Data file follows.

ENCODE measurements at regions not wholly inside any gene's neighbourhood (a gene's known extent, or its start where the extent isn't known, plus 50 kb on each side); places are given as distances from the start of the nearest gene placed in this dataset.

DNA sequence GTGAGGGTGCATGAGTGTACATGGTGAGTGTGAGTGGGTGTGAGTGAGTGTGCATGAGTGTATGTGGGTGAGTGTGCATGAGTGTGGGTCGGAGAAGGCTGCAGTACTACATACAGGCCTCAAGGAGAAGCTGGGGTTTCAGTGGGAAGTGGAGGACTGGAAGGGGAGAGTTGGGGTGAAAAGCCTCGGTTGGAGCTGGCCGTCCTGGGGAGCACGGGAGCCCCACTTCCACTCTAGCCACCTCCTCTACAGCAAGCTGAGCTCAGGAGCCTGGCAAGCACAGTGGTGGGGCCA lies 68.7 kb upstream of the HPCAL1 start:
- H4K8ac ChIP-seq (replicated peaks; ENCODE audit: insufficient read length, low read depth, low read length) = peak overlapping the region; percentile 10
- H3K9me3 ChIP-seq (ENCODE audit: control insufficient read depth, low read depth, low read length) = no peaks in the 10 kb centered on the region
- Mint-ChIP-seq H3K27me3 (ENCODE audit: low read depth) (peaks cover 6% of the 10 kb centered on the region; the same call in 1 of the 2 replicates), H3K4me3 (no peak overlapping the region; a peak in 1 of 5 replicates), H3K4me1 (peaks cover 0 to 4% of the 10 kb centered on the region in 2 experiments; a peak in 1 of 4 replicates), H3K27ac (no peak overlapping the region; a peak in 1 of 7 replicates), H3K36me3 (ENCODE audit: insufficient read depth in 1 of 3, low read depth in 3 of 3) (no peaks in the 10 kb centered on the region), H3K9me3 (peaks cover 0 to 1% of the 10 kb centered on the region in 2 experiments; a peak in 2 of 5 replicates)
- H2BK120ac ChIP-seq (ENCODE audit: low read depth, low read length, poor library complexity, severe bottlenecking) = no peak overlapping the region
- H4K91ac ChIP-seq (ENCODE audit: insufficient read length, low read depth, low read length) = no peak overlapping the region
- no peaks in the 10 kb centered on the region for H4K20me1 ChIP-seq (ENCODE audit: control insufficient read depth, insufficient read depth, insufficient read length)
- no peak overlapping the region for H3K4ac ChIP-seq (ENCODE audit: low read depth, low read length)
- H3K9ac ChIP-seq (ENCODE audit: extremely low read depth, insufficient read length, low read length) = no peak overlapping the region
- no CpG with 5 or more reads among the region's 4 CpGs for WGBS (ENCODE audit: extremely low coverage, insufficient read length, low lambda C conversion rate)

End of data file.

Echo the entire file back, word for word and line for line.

ENCODE measurements at regions not wholly inside any gene's neighbourhood (a gene's known extent, or its start where the extent isn't known, plus 50 kb on each side); places are given as distances from the start of the nearest gene placed in this dataset.

DNA sequence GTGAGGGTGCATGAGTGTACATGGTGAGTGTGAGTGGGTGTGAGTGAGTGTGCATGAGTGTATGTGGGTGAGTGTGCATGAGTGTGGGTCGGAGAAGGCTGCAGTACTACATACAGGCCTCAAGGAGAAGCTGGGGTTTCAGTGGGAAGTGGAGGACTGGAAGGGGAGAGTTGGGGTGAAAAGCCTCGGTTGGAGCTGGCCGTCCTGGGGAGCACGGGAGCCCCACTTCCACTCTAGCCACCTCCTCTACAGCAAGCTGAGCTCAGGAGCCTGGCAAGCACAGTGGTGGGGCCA lies 68.7 kb upstream of the HPCAL1 start:
- H4K8ac ChIP-seq (replicated peaks; ENCODE audit: insufficient read length, low read depth, low read length) = peak overlapping the region; percentile 10
- H3K9me3 ChIP-seq (ENCODE audit: control insufficient read depth, low read depth, low read length) = no peaks in the 10 kb centered on the region
- Mint-ChIP-seq H3K27me3 (ENCODE audit: low read depth) (peaks cover 6% of the 10 kb centered on the region; the same call in 1 of the 2 replicates), H3K4me3 (no peak overlapping the region; a peak in 1 of 5 replicates), H3K4me1 (peaks cover 0 to 4% of the 10 kb centered on the region in 2 experiments; a peak in 1 of 4 replicates), H3K27ac (no peak overlapping the region; a peak in 1 of 7 replicates), H3K36me3 (ENCODE audit: insufficient read depth in 1 of 3, low read depth in 3 of 3) (no peaks in the 10 kb centered on the region), H3K9me3 (peaks cover 0 to 1% of the 10 kb centered on the region in 2 experiments; a peak in 2 of 5 replicates)
- H2BK120ac ChIP-seq (ENCODE audit: low read depth, low read length, poor library complexity, severe bottlenecking) = no peak overlapping the region
- H4K91ac ChIP-seq (ENCODE audit: insufficient read length, low read depth, low read length) = no peak overlapping the region
- no peaks in the 10 kb centered on the region for H4K20me1 ChIP-seq (ENCODE audit: control insufficient read depth, insufficient read depth, insufficient read length)
- no peak overlapping the region for H3K4ac ChIP-seq (ENCODE audit: low read depth, low read length)
- H3K9ac ChIP-seq (ENCODE audit: extremely low read depth, insufficient read length, low read length) = no peak overlapping the region
- no CpG with 5 or more reads among the region's 4 CpGs for WGBS (ENCODE audit: extremely low coverage, insufficient read length, low lambda C conversion rate)